There is a story featuring Henri Poincaré and an unscrupuolous baker. Every day Poincaré bought a piece of bread which should have weighted 1 kg. After an year, the mathematician brought the baker to the judge: he weighted all the pieces of bread and found out that the average weight was just 950g. The baker was then fined. The story goes on: next year Poincaré sued the baker again. Now the average weight was more or less 1 Kg, but he showed that the distribution of weights was not a Gaussian curve but rather its tail. This meant, concluded Poincaré, that the baker chose the heaviest pieces of bread to give him, but he kept baking lighter pieces of bread.

The anecdote may be found in Leonard Mlodinov, The Drunkard's Walk, who in turn cites Bart Holland, What Are the Chances? pp. 41–42. I read both passages, but I think the story was made up. Poincaré could have done this, but would it have been able to convince a judge that his reasoning is correct?

Does anybody know some actual sources for the story?

  • $\begingroup$ I prefer the puzzles based on a baker who produces loaves of infinite length :-) $\endgroup$ Apr 30 '18 at 13:12
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    $\begingroup$ 1 kilo is way too much for a piece of bread. A baguette is 200-300 g... $\endgroup$
    – xxavier
    Jul 25 '20 at 19:07
  • $\begingroup$ A loaf is much larger than a baguette, however. $\endgroup$
    – mau
    Jul 26 '20 at 17:03

It is interesting that even many of those who retell the anecdote immediately disown it "The following anecdote about him is probably fabricated, but it makes an interesting probability problem", says Actuarial Outpost. Oloffson who like Mlodinov even put it into his book (p.203), writes "Although the anecdote illustrates a clever way to use probabilities to detect cheating, I doubt that it is true. What Frenchman who has just bought a loaf of bread would go home and weigh it?" Laurie Snell from Dartmouth even mentions a themed exhibit at Boston Science Museum, but alas... no attribution.

The story appears to be made up, and recently. The earliest mention I could find is from 2000, on Everything2's collection of equally "credible" anecdotes, like Gauss's fast addition of numbers from 1 to 100.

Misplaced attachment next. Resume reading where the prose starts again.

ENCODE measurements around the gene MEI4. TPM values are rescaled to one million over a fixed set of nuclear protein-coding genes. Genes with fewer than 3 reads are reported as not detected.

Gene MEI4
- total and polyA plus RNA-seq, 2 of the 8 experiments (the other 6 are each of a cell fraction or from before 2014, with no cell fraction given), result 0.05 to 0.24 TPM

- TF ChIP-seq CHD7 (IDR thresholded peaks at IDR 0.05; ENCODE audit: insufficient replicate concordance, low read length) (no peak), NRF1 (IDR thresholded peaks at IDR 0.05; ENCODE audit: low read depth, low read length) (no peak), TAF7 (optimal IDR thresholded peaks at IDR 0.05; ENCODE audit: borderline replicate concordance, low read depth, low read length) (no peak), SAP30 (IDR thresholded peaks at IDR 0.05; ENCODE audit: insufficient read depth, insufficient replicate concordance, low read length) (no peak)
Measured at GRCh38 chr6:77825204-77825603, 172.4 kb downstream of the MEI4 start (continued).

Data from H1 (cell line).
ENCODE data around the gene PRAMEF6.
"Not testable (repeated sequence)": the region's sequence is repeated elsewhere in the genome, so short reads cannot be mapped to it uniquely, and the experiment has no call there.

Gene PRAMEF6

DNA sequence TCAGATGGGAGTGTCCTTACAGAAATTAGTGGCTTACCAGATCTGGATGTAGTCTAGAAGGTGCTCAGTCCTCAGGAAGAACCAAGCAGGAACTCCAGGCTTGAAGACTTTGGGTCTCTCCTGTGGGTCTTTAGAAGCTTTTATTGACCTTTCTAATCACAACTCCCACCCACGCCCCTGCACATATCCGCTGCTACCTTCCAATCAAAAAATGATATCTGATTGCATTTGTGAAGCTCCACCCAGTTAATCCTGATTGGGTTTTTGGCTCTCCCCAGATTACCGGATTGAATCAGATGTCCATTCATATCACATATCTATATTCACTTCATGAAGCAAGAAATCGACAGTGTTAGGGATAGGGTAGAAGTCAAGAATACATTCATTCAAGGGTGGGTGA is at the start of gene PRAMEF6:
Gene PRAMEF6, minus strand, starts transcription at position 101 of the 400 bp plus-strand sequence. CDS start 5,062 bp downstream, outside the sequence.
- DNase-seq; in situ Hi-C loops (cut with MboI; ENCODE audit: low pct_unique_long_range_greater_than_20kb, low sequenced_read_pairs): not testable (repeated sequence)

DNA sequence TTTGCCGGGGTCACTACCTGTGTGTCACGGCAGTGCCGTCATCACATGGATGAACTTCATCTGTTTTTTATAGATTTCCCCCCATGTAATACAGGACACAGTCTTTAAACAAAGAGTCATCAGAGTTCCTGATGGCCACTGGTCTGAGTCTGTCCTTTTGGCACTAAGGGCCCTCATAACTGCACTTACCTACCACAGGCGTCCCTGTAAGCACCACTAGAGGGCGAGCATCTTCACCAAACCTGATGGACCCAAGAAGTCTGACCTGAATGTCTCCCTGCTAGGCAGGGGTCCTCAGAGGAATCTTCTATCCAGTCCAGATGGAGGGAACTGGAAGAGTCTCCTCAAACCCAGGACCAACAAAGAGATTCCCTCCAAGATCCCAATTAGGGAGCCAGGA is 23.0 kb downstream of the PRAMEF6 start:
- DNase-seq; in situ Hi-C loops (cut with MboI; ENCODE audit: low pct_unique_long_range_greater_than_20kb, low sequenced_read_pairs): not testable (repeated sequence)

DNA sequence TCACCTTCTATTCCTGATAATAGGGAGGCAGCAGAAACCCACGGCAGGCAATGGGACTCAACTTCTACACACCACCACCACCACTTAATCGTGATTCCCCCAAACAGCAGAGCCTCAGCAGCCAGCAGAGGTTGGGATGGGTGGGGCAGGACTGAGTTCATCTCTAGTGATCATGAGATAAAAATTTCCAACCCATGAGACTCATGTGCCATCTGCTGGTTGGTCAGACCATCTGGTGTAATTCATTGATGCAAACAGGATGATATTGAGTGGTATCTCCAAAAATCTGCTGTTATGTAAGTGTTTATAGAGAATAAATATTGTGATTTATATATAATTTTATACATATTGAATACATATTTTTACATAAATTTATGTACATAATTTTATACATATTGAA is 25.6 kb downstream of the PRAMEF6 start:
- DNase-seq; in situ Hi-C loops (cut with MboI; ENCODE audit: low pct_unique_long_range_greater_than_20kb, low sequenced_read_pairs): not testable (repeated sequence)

There is no agreement even on whether the following normal distribution quote belongs to Poincare:"Everyone believes in it: experimentalists believing that it is a mathematical theorem, mathematicians believing that it is an empirical fact". And that one at least occurs in his book. According to Cramer, it is Lippman's, and Poincare only quoted it.

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    $\begingroup$ I've heard exactly the same sentence "Everyone believes..." but about the Law of Large Numbers, not about normal distribution. And of course I do not believe that Poincare sued a baker:-) $\endgroup$ Apr 25 '18 at 2:56

I first ran across this story at an exhibit in Los Angeles' Museum of Science and Industry some time before 1970, maybe as early as 1964. In the version I read there, a magistrate was involved, and the person questioning the baker's methods had some sort of civic power connection.

When you suggest that no Frenchman might have taken a loaf of bread home and weighed it, don't forget two things: a) nerds have always lived among us, and b) Paris is the home of the "Grand Prix de la Baguette de la Ville de Paris." This is a competition in which the winner, the top baguette-maker of the year, gets the honor of supplying the French presidential residence with baguettes every morning for the entire year. Mightn't it seem totally reasonable for a competitor to weigh his adversaries' loaves?


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